US consumer prices rose modest 0.2 per cent in February
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WASHINGTON — Consumer prices increased at a modest pace in February, underscoring that inflation pressures appear to be muted for now.
The consumer price index increased 0.2
Inflation fears have intensified this year after a report last month suggested wages were rising more quickly, which can push up prices. Subsequent data have shown that hourly pay gains remain moderate. Sluggish pay increases have helped keep inflation dormant for most of the past decade.
Still, Tuesday's report suggests that inflation is slowly moving toward the Federal Reserve's 2
And core inflation will likely jump next month because a sharp drop in the cost of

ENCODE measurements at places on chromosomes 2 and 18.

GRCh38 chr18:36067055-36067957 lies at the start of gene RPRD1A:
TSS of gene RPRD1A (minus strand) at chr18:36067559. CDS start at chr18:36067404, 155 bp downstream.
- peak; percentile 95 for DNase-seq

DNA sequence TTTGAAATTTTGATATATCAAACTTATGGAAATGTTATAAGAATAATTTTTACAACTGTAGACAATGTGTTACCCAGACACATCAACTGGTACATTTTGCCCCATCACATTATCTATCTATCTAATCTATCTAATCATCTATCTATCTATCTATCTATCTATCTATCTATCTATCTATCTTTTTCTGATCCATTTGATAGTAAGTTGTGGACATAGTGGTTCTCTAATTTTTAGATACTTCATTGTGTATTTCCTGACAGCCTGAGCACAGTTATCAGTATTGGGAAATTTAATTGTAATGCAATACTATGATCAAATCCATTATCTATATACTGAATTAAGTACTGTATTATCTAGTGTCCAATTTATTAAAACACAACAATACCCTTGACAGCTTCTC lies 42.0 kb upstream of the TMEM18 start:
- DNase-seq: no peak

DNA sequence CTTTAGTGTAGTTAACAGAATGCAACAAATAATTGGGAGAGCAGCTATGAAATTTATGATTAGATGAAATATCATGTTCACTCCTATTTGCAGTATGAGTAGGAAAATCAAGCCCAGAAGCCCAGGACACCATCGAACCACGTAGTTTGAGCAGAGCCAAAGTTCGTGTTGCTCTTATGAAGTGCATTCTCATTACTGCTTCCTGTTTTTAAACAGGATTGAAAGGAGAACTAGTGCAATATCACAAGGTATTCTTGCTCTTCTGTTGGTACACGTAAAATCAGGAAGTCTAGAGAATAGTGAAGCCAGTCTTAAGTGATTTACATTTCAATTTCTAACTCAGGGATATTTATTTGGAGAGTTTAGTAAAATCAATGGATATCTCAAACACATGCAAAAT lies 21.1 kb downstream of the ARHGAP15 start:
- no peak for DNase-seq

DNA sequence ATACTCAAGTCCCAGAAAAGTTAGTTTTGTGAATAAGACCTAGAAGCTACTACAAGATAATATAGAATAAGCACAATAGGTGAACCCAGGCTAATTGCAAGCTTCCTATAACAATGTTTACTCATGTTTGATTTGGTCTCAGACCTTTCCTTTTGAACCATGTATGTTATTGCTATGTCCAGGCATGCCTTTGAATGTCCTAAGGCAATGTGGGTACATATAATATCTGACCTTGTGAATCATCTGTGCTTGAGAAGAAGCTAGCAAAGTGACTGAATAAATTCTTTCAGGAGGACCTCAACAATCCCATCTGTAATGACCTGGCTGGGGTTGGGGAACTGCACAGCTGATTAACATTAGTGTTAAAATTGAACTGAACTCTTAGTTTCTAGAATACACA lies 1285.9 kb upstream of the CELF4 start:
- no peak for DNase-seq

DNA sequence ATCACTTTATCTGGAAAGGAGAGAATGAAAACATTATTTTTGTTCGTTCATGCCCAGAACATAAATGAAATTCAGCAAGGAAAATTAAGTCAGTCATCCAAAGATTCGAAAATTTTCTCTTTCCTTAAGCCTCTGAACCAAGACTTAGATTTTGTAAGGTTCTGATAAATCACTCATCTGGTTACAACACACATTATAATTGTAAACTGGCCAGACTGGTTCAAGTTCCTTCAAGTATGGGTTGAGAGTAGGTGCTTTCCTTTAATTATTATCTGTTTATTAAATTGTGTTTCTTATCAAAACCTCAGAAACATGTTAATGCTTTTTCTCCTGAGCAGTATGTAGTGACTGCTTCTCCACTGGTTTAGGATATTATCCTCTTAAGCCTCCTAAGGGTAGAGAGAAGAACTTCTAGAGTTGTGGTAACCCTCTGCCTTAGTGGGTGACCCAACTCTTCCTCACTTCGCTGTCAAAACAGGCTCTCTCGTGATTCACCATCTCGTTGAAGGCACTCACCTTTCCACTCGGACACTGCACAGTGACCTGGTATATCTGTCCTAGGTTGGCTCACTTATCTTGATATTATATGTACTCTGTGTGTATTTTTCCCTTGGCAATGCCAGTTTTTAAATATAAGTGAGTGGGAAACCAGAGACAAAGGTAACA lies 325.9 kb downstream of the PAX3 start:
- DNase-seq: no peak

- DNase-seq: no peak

The Federal Reserve wants to see inflation at roughly a 2
Clothing prices rose sharply for the second straight month in February, and rents, car insurance and airline fares also increased.
Yet prices are falling for new and used cars. The decline comes after prices for new and used cars jumped last fall as residents of Texas and Florida replaced cars destroyed by hurricanes.
Next week, the Fed is widely expected to raise short-term interest rates for the sixth time since late 2015, when it started lifting rates from nearly zero. Fed policymakers have
Some investors and economists are forecasting the Fed may raise rates a fourth time if economic growth appears to be accelerating more quickly than Fed policymakers expected.
Last week's jobs report, which showed that employers added 313,000 jobs, the most in 1 1/2 years, indicated that such an acceleration may be happening.
"Overall, this report seals another interest rate hike from the Fed at next week's meeting and we continue to expect four hikes in total this year," Paul Ashworth, chief economist at Capital Economics, said.
Still, there were plenty of signs in the jobs report that inflation may remain tame. Hourly pay rose a modest 2.6
The unemployment rate also remained 4.1